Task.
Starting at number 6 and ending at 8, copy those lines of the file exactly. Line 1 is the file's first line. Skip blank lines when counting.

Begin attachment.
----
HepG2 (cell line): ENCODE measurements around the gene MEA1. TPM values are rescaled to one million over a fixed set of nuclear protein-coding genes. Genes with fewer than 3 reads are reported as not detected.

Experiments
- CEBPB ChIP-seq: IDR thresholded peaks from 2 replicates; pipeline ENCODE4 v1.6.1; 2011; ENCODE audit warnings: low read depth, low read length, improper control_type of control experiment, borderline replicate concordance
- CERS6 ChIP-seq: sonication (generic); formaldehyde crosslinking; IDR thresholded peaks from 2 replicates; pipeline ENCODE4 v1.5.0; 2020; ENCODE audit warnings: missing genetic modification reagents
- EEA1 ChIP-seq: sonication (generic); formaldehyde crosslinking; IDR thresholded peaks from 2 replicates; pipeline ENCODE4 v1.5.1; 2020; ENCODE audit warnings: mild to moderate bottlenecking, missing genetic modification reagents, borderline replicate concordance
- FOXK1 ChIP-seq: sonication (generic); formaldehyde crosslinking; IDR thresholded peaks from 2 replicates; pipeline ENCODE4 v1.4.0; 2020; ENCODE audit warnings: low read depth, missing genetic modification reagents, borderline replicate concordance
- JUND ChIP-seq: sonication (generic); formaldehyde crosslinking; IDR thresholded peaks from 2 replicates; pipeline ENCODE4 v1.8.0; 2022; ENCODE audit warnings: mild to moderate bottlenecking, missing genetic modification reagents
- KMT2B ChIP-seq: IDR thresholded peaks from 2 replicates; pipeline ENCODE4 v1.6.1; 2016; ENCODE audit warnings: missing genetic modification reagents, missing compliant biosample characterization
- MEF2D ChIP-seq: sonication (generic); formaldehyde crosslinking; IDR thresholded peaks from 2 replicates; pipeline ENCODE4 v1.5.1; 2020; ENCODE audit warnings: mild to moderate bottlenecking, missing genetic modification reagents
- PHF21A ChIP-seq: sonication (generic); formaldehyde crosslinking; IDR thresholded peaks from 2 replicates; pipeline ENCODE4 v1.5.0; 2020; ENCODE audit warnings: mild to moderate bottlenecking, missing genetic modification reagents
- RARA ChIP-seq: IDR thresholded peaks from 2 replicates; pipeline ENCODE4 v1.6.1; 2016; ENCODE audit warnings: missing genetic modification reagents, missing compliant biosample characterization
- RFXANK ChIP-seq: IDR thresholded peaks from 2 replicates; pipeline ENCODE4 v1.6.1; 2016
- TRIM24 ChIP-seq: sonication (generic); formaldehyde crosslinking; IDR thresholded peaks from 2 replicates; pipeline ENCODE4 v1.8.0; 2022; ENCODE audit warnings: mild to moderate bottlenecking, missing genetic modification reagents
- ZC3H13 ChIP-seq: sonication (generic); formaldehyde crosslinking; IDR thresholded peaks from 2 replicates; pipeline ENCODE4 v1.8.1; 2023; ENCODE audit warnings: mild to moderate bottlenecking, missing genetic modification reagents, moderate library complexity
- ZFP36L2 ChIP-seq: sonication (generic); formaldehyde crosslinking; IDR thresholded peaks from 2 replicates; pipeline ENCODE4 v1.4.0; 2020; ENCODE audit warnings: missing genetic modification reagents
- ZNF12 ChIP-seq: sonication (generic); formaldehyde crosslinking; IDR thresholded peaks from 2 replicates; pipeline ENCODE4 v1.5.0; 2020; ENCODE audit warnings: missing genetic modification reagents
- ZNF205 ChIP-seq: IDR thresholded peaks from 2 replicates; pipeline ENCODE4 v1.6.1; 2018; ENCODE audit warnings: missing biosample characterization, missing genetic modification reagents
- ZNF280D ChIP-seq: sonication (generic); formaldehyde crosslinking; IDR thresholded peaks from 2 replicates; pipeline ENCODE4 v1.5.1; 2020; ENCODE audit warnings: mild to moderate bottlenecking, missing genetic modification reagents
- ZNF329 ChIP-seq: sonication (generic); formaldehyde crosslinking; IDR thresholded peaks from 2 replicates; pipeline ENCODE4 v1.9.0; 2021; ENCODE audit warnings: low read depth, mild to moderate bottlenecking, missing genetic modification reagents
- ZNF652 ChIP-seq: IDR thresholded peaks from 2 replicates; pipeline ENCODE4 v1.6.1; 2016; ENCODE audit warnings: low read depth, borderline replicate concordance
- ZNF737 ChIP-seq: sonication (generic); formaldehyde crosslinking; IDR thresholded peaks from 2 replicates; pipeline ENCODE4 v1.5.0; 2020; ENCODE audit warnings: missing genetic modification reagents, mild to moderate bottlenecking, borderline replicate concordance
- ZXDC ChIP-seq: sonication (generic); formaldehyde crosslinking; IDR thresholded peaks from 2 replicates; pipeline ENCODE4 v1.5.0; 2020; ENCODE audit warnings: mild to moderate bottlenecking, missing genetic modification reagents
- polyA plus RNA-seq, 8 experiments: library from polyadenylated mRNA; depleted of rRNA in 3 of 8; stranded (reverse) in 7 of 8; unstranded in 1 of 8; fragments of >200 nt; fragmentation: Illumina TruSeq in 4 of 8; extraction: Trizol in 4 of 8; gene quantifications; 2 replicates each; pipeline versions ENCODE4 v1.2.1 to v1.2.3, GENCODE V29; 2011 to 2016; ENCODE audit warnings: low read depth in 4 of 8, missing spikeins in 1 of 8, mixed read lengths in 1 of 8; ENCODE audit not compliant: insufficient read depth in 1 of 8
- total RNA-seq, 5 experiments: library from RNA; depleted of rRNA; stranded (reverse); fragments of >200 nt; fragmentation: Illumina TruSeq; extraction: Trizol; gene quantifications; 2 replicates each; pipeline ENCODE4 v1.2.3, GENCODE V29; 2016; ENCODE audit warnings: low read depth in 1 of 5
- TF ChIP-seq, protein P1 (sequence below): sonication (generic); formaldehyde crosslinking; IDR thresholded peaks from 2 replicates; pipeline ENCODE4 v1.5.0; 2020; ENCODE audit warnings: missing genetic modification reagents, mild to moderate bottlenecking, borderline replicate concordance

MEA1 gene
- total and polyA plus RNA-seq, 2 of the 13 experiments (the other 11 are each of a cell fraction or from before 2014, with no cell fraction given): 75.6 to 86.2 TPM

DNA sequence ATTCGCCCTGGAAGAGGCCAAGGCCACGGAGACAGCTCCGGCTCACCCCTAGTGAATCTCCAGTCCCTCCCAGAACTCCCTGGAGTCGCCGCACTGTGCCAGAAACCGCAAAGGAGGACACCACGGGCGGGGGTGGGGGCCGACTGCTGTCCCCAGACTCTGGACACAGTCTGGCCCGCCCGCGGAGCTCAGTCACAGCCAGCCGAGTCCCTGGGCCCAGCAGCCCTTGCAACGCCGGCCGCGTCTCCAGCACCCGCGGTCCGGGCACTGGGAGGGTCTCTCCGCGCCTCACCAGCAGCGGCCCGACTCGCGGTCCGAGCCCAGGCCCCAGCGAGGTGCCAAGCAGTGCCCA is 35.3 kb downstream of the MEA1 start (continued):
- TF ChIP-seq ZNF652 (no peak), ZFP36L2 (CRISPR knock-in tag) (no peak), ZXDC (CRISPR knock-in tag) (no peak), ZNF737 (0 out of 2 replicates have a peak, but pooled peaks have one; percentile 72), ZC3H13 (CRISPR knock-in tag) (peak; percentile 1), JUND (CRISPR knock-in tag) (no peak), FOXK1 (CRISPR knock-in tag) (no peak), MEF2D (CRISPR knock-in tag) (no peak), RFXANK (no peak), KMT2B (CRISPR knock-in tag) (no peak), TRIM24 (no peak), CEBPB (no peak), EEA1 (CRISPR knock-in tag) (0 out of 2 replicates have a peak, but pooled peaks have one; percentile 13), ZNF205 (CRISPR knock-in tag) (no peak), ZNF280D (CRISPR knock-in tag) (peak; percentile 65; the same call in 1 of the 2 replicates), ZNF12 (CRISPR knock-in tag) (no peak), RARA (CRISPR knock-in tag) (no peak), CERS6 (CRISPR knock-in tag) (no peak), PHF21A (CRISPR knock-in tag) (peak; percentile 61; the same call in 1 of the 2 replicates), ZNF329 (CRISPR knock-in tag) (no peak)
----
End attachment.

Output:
- FOXK1 ChIP-seq: sonication (generic); formaldehyde crosslinking; IDR thresholded peaks from 2 replicates; pipeline ENCODE4 v1.4.0; 2020; ENCODE audit warnings: low read depth, missing genetic modification reagents, borderline replicate concordance
- JUND ChIP-seq: sonication (generic); formaldehyde crosslinking; IDR thresholded peaks from 2 replicates; pipeline ENCODE4 v1.8.0; 2022; ENCODE audit warnings: mild to moderate bottlenecking, missing genetic modification reagents
- KMT2B ChIP-seq: IDR thresholded peaks from 2 replicates; pipeline ENCODE4 v1.6.1; 2016; ENCODE audit warnings: missing genetic modification reagents, missing compliant biosample characterization